a pluralistic understanding contextualized by its location
and the prior knowledge of a viewer who engages in a
dialogic (Bakhtin, 1981; de Cosson, 2004; de Cosson,
2001) viewing relationship.
finished sculpture sits awkwardly amidst the forest canopy,
a (walked) rock entwined in cedar bark, a hybrid (Minh-ha,
1992) of forms, a third space (Bhabha, 1990) of visual
complexity, a (s)p(l)ace of mixing and matching, slipping
and sliding, through metonymic (Aoki, Low & Palulis,
2001) and metaphorical nuances.
a sculpture is engaged in its own (re)creation, articulated
through the medium of writing (Richardson, 2000). As
nature claims for itself the twines of its existence,
so an (inter)relational walking/writing temporal space
of being-becoming is in continual flux within each
of us as we come to terms with our teaching and learning
A (S)p(l)ace of
It is with/in
a contextualized space of the Neville Scarfe (SCARFE) education building on the
UBC campus that I bring myself to question an issue
of personal relevance. If, as I contend, it is an
artist’s job to see a-new, to (re)engage with spaces
known too well by those who inhabit them, then how
can my engagement with its spaces bring new meaning,
and how relevant may these insights be to others?
What can a sculptor
bring to an institutional setting that is different,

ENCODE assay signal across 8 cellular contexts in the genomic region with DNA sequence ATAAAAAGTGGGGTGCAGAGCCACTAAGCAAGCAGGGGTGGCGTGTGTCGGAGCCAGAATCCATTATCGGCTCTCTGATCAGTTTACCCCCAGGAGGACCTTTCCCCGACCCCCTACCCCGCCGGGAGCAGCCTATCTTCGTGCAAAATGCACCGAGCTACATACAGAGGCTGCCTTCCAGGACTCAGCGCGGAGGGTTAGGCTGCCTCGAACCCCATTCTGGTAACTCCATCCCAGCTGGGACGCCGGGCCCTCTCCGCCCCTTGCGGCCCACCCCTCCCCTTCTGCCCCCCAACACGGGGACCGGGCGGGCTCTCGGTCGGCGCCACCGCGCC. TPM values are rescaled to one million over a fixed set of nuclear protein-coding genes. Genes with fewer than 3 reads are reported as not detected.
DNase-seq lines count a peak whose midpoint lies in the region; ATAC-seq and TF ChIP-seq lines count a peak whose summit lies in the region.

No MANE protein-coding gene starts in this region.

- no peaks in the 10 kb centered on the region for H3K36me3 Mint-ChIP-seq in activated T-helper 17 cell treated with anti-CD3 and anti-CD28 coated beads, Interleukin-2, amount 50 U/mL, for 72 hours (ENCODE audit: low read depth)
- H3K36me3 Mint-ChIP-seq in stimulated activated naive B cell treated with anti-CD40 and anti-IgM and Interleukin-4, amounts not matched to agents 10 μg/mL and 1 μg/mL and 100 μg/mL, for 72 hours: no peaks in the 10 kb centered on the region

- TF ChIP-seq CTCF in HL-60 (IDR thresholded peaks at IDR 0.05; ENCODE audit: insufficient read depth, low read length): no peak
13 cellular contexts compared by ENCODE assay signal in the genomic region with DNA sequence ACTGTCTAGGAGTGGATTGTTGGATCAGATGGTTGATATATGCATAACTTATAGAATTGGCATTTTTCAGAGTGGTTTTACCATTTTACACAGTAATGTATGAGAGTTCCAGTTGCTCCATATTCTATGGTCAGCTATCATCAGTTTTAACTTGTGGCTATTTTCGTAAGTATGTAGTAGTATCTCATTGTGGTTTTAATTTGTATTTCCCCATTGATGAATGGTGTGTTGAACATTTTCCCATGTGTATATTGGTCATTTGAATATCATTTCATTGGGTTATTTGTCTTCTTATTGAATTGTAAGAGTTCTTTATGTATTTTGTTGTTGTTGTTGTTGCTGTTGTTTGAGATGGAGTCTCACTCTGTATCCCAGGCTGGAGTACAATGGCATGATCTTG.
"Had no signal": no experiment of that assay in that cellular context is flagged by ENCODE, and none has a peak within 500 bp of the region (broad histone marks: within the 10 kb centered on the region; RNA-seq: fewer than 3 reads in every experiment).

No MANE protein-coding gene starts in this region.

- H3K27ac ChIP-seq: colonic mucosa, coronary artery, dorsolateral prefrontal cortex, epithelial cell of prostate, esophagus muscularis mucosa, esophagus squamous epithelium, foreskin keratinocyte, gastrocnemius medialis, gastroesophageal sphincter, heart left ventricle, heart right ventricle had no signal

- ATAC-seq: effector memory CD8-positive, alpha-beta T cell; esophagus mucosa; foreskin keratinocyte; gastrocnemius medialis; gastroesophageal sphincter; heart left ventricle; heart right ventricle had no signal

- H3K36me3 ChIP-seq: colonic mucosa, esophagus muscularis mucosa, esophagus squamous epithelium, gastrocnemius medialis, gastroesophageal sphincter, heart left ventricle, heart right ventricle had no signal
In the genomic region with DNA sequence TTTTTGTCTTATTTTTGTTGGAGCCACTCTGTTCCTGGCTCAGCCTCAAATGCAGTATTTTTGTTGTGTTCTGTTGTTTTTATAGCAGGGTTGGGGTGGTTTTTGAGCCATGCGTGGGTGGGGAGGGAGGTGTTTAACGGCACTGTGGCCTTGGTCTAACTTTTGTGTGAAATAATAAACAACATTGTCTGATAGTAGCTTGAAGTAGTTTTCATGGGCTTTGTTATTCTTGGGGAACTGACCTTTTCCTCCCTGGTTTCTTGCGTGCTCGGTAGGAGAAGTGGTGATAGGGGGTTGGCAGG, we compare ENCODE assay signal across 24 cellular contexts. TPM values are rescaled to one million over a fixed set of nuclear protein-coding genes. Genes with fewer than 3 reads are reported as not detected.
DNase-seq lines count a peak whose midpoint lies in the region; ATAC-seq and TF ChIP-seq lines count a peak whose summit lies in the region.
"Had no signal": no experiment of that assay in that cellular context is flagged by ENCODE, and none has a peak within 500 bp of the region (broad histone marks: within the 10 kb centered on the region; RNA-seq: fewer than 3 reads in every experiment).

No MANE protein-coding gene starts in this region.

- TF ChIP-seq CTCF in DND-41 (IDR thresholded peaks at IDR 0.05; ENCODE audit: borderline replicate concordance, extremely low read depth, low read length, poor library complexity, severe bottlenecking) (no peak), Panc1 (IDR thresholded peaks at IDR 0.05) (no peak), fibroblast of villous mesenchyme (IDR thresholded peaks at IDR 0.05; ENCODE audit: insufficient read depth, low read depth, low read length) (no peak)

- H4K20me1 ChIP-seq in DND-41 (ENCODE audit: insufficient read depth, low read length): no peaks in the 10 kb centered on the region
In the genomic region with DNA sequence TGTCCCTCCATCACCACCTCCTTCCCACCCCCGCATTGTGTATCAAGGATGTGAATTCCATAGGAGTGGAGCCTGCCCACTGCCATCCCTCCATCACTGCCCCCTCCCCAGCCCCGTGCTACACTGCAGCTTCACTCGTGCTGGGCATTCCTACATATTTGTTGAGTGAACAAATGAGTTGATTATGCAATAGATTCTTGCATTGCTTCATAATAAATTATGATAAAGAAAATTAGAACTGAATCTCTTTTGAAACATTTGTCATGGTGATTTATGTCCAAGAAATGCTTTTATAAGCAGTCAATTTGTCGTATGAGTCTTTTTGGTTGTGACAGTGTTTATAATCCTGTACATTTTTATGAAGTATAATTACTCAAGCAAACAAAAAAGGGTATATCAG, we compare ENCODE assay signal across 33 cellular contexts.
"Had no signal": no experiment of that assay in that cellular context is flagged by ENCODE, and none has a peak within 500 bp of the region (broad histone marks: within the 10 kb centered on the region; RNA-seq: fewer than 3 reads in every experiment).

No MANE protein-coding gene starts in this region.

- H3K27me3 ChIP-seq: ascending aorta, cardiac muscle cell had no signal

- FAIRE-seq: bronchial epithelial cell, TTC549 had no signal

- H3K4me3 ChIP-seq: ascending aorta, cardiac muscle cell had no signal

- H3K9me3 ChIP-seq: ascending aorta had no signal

engaging and challenging? What, in other words, would
make for a new learning of the already known? This
is an archetypal quandary of education.
I walk to see
a world enacted
see things I’ve never seen before” (Long, 1988)
I walk to think …
I walk to find meaning through my stepping
One after another
my strides define
who I am becoming
that which is yet to come.
our research demonstrated, an artist-in-residence frees
the teacher and the student teacher candidate from pre
conceived notions of school culture to begin new journeys
in teaching and learning (Irwin, et al, 2005; Kind et
al, 2005; Grauer, et al, 2001).
walking artist Hamish Fulton (1999) says, “Walking is
the constant. The art medium is the variable (30)” and
on a previous page, “Occasionally I make route-finding
mistakes (28).” These are the mistakes that feed the
artist self; mistakes that open to new possibilities
that are a constant horizon change.
was with this in mind that I said to the teacher candidates
on the last day of their first term, “Don’t cut your
threads, you never know where they might lead” this
in response to a textiles project they had recently
been working on. This is the philosophy I shall continue
to walk with.
we walk together over the next seven months, through
the trials of early classroom teaching and many more
methods courses I hope the artists-in-residence will
help give the teacher candidates the heart they need
to face their teacher selves with confidence, joy and
integrity, knowing it is a constant journey of discovery
and beings becoming. As one school principal said to
them on a field trip to her school, “Every child in
our school is our child, not just the children in your
class.” This was a great moment of securing the philosophy